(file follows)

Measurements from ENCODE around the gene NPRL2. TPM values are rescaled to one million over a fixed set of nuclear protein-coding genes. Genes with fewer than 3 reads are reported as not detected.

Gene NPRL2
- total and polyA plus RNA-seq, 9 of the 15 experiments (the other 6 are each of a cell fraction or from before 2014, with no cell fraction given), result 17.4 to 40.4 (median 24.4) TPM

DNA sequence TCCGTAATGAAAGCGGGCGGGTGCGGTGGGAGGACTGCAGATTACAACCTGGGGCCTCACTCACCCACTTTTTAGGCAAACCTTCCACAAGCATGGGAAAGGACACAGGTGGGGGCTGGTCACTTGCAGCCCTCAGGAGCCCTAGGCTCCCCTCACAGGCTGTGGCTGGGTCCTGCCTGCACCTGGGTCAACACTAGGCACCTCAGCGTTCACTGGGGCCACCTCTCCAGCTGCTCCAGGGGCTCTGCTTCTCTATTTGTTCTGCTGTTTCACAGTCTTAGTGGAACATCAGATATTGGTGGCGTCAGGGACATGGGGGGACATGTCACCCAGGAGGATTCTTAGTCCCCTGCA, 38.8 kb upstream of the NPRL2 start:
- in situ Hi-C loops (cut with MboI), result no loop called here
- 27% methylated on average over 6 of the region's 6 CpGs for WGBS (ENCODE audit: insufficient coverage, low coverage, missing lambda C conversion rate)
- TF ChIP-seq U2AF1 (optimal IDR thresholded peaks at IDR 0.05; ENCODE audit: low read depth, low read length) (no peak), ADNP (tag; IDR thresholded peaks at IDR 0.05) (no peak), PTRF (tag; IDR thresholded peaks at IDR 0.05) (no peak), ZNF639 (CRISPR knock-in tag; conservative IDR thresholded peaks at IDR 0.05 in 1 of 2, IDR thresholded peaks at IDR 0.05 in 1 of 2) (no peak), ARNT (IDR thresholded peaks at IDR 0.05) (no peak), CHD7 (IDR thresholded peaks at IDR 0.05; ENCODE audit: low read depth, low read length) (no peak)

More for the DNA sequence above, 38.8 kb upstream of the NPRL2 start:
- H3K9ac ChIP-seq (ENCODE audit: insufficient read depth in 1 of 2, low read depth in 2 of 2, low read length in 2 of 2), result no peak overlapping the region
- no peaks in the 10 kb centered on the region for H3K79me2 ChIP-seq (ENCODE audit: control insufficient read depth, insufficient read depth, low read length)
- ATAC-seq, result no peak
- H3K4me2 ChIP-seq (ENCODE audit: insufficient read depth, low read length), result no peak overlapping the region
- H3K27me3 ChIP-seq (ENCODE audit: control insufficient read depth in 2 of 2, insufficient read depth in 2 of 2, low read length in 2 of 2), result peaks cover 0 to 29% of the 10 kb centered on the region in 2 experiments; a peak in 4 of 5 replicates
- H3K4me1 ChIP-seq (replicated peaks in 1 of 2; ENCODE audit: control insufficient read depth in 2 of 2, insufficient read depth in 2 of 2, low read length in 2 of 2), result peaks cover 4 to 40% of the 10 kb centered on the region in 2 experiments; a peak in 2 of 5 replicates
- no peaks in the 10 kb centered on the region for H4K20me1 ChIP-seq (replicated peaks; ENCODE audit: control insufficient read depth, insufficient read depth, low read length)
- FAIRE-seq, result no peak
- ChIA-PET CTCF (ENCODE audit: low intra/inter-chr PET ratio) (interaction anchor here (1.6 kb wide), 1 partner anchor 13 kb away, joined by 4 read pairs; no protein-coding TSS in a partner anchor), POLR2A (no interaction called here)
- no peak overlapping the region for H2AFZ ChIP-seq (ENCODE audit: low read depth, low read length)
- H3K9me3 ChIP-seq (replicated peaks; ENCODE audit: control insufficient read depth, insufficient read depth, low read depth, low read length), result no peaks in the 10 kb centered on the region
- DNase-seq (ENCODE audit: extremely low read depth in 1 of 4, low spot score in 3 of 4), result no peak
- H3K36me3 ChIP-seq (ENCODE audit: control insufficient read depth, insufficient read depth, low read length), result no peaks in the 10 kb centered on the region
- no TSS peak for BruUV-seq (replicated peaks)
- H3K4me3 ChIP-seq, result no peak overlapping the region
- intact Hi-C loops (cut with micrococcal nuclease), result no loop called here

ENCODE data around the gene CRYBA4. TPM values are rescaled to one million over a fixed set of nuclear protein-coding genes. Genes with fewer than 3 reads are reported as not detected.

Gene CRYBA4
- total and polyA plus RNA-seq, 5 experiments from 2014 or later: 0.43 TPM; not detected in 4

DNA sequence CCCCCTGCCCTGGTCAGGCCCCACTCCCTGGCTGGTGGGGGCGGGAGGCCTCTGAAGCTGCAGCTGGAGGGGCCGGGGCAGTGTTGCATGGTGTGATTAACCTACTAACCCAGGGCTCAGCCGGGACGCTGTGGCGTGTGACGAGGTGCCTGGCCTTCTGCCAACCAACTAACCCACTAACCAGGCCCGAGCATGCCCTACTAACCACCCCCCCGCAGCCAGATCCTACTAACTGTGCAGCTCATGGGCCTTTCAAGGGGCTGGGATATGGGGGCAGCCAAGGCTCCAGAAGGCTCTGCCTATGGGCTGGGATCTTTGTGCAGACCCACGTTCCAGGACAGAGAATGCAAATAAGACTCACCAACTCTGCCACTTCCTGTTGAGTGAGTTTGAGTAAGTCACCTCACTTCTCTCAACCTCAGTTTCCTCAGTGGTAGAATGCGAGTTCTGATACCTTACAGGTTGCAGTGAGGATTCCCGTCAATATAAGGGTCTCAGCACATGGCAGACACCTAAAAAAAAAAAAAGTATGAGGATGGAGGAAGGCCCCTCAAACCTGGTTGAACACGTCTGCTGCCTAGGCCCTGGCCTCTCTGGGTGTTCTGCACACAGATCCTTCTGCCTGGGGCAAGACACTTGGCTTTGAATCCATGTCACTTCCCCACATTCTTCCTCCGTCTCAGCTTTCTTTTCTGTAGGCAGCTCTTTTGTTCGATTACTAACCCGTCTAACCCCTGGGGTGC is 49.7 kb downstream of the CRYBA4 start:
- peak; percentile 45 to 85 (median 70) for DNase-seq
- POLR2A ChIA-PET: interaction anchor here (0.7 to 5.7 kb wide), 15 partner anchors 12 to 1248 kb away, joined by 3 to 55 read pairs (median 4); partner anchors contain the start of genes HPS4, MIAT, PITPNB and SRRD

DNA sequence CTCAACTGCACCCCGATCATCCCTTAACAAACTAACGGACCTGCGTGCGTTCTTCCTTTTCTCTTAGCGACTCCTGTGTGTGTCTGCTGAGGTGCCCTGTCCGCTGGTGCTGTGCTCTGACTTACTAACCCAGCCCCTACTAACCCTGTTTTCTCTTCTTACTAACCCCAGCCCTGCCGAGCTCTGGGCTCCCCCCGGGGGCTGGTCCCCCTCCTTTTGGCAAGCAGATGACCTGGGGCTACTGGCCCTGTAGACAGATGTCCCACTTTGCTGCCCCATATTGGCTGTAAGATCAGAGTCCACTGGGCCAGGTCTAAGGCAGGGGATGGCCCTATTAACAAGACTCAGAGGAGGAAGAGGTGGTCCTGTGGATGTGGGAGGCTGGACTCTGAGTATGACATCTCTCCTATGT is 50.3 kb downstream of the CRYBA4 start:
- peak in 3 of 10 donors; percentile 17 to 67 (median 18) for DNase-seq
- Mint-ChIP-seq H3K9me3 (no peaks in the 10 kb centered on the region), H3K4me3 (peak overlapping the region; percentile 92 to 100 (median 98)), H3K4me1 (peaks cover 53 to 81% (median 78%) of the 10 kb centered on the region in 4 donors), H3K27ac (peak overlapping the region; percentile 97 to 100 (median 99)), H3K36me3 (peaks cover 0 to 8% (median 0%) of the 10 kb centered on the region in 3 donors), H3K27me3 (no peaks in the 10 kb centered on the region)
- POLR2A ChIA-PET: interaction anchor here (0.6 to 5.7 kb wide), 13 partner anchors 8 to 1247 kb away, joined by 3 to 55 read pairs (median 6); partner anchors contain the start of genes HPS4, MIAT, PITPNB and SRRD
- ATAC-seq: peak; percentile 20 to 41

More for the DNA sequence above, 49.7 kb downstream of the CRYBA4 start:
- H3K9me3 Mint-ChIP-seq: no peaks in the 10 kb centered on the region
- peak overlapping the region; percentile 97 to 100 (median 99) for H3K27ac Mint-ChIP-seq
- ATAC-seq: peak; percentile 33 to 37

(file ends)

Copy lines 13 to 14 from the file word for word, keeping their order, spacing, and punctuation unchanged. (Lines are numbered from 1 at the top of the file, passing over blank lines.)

- H3K27me3 ChIP-seq (ENCODE audit: control insufficient read depth in 2 of 2, insufficient read depth in 2 of 2, low read length in 2 of 2), result peaks cover 0 to 29% of the 10 kb centered on the region in 2 experiments; a peak in 4 of 5 replicates
- H3K4me1 ChIP-seq (replicated peaks in 1 of 2; ENCODE audit: control insufficient read depth in 2 of 2, insufficient read depth in 2 of 2, low read length in 2 of 2), result peaks cover 4 to 40% of the 10 kb centered on the region in 2 experiments; a peak in 2 of 5 replicates